The shift to social

The shift to social
By admin


Social media has gone from zero to hero over the past decade. What started as a novel idea in the early 2000s has revolutionised how people communicate across the globe. Facebook just topped 1.2 billion users, Twitter has 500 million users on its books, and LinkedIn isn’t far behind with 200 million people making use of its services.

There’s no denying that social media has transformed how people interact in recent years. And the travel industry is certainly no exception. Travel companies right across the globe are embracing social media to drive awareness, boost sales and increase customer loyalty and interaction. But the challenge for travel agents is to keep on top of the latest developments and incorporate them into their daily work life to step up their relationships with clients.

Starting out
Facebook is one of the easiest places to start. It’s free, easy to mock up a profile, and with every Tom, Dick and Harry now online, Facebook is sure to generate maximum client exposure. But the key to success is in the strategy.

Geckos is a shining example. With simplicity at the heart of its approach, the adventure travel company regularly uploads tour reviews and special offers in an easy to navigate format. Users can post reviews, chat with co-travellers and upload pictures of their trip. But Facebook advertising – which distributes sponsored articles to targeted audiences – has been the key to their success, resulting in a threefold return on investment and $15,000 of revenue in just three months.

Tahiti Tourisme has followed a similar path, adopting social media as a cornerstone of its marketing plan. The tourism board posts regular competitions and holiday snaps on Facebook and lures in more customers and travel agents by posting deals and events on Twitter. It has taken countless man hours to create an online community for the destination, but it’s paying off with Tahiti Tourisme reporting a notable increase in awareness of the destination.

Getting appy
As social media continues to take hold, mobile phone usage is also gathering pace, with new figures showing there are around 5.1 billion mobile phone subscriptions around the world. It’s a pretty impressive statistic, and one that has seen more travel companies develop smartphone apps to maximise online bookings.
Following a 20-fold increase in mobile sales since 2009, Accor has tapped into the trend with a new range of mobile apps. Designed to make booking processes more accessible for customers, the hotel group has launched a new multi-brand app so users can browse Accor properties anytime and book on their phone. A new Ibis app has also been added to the mix to lure more customers to book at its Ibis properties and “modernise and renew” its family of brands.

Hamilton Island has adopted a similar strategy, launching an app to keep guests up to speed with resort facilities, upcoming events and restaurant menus to showcase what the destination has to offer. But more recently, the island resort has introduced TripAdvisor as a key cog in its social media strategy.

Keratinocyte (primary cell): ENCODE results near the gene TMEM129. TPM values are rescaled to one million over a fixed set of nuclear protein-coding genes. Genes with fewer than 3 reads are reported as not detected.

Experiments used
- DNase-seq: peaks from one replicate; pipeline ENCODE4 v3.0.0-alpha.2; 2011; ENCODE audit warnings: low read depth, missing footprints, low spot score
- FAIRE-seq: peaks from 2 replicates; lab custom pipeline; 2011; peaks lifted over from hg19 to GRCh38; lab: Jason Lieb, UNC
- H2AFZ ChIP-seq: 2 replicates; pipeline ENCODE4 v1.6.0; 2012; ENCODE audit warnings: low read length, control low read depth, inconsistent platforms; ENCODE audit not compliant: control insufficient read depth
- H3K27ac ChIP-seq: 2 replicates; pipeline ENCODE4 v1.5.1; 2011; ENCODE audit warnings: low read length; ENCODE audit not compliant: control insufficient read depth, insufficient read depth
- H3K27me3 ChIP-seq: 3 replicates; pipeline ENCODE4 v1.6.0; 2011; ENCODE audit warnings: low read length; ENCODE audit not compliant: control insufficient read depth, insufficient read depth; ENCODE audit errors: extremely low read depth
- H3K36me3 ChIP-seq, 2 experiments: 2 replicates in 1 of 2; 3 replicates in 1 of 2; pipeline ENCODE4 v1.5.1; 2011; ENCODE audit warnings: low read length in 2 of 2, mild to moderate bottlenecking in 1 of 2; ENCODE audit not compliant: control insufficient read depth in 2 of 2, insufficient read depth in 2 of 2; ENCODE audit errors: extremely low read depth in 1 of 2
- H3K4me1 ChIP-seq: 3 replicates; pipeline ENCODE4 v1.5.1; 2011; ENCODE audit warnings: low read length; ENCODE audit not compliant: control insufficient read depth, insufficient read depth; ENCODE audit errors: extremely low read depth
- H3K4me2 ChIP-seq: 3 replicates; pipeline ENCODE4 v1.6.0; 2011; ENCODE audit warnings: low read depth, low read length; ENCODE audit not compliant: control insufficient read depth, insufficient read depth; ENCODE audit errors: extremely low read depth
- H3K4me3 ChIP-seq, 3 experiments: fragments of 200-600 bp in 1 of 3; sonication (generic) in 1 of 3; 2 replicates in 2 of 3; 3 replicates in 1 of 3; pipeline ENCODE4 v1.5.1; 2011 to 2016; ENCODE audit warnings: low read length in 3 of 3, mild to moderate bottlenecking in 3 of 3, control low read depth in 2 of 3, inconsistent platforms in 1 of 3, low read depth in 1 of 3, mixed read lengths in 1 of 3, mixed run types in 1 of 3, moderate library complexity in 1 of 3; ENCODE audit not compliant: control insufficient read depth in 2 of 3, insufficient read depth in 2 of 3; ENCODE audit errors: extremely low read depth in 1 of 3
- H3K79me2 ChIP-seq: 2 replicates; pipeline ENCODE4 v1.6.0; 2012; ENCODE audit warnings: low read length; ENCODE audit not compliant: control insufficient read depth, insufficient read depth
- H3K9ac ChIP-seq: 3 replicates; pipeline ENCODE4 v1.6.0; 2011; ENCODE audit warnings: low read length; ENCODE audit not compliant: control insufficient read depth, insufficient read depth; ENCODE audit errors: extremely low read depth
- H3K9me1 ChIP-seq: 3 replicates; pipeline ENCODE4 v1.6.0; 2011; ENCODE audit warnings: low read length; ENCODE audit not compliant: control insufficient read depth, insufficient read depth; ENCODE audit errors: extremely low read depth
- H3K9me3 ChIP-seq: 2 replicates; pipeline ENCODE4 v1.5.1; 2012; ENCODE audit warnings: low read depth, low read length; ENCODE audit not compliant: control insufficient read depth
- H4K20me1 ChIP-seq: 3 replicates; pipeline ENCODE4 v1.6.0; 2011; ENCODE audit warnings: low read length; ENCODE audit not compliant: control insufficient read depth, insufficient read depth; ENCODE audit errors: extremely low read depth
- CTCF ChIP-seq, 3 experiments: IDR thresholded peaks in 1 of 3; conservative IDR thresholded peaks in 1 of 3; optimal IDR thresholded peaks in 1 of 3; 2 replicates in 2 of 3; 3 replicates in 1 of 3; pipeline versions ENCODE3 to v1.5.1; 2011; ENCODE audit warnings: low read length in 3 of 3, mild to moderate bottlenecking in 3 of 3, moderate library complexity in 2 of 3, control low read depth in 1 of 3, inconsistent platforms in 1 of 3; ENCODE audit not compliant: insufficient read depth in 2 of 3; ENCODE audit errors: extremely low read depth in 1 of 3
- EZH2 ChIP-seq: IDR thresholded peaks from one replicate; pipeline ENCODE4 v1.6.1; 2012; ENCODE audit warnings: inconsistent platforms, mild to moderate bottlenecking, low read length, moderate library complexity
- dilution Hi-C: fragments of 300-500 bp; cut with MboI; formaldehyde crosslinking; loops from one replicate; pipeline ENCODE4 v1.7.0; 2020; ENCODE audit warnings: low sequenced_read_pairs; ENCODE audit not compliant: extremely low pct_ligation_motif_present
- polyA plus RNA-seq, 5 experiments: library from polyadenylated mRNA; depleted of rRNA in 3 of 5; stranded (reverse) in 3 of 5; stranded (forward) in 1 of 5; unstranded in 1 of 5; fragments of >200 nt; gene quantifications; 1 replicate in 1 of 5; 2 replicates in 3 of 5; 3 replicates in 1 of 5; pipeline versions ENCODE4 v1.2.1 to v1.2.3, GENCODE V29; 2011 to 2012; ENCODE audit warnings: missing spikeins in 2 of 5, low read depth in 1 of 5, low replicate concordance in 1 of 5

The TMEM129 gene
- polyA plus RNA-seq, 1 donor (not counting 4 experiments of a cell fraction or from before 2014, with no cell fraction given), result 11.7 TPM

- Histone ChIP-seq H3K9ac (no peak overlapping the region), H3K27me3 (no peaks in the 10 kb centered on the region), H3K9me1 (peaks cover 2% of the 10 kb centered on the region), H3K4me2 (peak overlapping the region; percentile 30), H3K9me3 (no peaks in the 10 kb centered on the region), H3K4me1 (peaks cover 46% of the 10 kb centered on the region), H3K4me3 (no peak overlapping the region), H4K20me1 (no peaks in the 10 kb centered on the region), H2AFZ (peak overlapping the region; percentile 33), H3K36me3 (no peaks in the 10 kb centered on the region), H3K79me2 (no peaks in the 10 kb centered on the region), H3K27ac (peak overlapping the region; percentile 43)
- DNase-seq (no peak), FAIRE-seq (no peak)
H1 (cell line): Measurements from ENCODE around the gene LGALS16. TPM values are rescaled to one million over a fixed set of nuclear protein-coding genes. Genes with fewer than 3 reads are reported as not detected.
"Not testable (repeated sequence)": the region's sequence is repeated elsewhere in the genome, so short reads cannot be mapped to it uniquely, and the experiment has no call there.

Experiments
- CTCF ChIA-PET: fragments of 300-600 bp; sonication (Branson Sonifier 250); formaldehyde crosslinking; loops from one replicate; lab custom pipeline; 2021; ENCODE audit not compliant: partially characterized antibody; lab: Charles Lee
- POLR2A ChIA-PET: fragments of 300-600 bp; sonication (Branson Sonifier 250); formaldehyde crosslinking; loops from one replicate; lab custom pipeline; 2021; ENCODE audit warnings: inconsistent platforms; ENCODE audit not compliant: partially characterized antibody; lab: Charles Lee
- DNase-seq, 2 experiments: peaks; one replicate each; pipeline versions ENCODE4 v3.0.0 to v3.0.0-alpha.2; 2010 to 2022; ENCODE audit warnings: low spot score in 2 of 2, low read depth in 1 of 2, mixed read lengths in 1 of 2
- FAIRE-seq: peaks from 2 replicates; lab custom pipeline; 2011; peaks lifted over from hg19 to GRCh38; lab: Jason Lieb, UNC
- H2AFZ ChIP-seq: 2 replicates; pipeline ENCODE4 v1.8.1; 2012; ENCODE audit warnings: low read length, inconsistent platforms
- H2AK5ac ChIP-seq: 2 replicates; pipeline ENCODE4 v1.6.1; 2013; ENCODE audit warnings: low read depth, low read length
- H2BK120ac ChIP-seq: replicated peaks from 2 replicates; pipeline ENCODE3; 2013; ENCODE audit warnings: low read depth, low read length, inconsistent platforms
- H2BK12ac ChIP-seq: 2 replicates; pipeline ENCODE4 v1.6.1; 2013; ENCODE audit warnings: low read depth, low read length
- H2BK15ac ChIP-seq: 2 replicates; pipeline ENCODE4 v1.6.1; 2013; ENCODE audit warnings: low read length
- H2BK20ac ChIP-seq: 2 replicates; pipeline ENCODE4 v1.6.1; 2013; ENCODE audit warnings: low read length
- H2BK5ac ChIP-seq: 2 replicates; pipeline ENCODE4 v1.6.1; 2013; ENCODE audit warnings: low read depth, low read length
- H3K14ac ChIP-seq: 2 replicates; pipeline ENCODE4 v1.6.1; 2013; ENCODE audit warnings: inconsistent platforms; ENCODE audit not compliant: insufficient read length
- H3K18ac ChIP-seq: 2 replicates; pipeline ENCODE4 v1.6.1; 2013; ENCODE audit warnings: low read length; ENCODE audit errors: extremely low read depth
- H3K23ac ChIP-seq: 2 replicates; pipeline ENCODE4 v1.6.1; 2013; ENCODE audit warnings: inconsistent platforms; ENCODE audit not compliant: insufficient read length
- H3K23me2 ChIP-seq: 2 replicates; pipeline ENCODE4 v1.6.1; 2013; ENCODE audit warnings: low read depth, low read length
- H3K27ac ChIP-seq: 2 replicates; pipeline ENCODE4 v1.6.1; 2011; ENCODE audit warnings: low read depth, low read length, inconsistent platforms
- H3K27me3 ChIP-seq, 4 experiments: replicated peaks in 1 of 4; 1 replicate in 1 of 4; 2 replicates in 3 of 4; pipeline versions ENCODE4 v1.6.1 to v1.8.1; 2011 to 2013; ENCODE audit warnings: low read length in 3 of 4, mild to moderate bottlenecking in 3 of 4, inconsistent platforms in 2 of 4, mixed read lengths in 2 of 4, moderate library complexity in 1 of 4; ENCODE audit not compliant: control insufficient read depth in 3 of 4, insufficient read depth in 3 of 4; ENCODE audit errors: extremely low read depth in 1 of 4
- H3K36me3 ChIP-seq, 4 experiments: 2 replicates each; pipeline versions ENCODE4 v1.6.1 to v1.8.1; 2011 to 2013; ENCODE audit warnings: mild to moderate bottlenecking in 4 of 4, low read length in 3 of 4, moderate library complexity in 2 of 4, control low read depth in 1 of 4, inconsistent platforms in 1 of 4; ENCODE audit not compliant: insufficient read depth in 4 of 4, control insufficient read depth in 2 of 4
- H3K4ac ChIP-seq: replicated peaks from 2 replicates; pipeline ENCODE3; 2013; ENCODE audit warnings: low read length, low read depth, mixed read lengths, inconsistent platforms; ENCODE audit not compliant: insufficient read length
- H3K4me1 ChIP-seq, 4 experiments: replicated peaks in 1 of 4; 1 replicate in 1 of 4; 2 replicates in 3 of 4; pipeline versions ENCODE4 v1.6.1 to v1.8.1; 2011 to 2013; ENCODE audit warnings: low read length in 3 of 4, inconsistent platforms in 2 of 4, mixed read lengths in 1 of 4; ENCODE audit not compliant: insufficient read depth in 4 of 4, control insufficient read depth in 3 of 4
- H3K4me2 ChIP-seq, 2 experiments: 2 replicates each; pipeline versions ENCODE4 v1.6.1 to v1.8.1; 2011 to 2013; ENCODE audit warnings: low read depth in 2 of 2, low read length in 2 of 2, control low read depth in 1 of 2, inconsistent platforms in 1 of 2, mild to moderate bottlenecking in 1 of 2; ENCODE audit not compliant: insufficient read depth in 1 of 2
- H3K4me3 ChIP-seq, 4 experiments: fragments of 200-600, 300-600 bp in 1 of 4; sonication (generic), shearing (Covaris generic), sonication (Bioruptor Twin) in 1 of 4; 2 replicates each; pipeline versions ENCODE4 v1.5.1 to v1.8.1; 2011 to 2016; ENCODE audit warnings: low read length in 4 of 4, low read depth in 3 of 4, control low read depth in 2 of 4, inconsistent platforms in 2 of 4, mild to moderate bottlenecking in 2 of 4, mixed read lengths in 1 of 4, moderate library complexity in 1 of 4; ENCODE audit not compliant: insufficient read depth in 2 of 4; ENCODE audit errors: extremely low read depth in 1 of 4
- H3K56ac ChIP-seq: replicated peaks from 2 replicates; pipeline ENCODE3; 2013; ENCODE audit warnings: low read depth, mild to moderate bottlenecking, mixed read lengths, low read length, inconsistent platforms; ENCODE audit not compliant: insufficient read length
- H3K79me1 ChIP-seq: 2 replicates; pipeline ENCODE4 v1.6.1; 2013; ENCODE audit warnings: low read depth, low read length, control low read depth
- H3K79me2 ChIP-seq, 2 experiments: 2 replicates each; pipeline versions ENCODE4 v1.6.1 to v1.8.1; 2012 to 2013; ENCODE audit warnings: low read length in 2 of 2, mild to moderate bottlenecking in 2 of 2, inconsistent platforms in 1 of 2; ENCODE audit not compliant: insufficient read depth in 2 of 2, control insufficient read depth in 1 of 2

Recognising that the ugly truth of guest review sites means that visitors can post any displeasing aspects of their holiday online, Hamilton Island has stepped up to the plate and taken action. After monitoring all TripAdvisor reviews in 2012, management responded to all negative feedback and acted on all complaints, ultimately maximising its sales from TripAdvisor and increasing its direct online sales by 120% last year.

The know how
But while there are plenty of success stories from effective social media usage, there are just as many failures. It’s hard to forget the Kangaroo Island cash tweet saga and Qantas’s luxury competition which was launched on Twitter in the middle of a bitter industrial dispute.
It’s tough to strike the right balance, but Reho Travel managing director Karsten Horne said adopting a solid communications strategy is the key to success. “It is important to have strict style guidelines so your message is concise and you’re consistently getting the right news to the right people,” he said. Klick Communications director Kim McKay agrees a strategy is a good start, but said jumping in without a plan is better than nothing. “The simple fact is you can’t turn a blind eye to social media. You’re already there, your customers are talking about you and you need to be part of that conversation,” she said. With some social media platforms now proving more popular than major newspapers and TV programs, she said travel companies that ignore social media are missing out on valuable marketing opportunities. “If you’re not using social media you may well be invisible to your target consumer,” she said.

Where social media ends up in the next decade is anyone’s guess, but experts are backing that Facebook and Twitter will maintain their superstar status. According to McKay, there’s no way to avoid social media, so it’s up to individual travel companies to control how well they use it. The prevailing mood seems to be: if you can’t beat them, there’s no harm in joining them.

Email the Travel Weekly team at traveldesk@travelweekly.com.au

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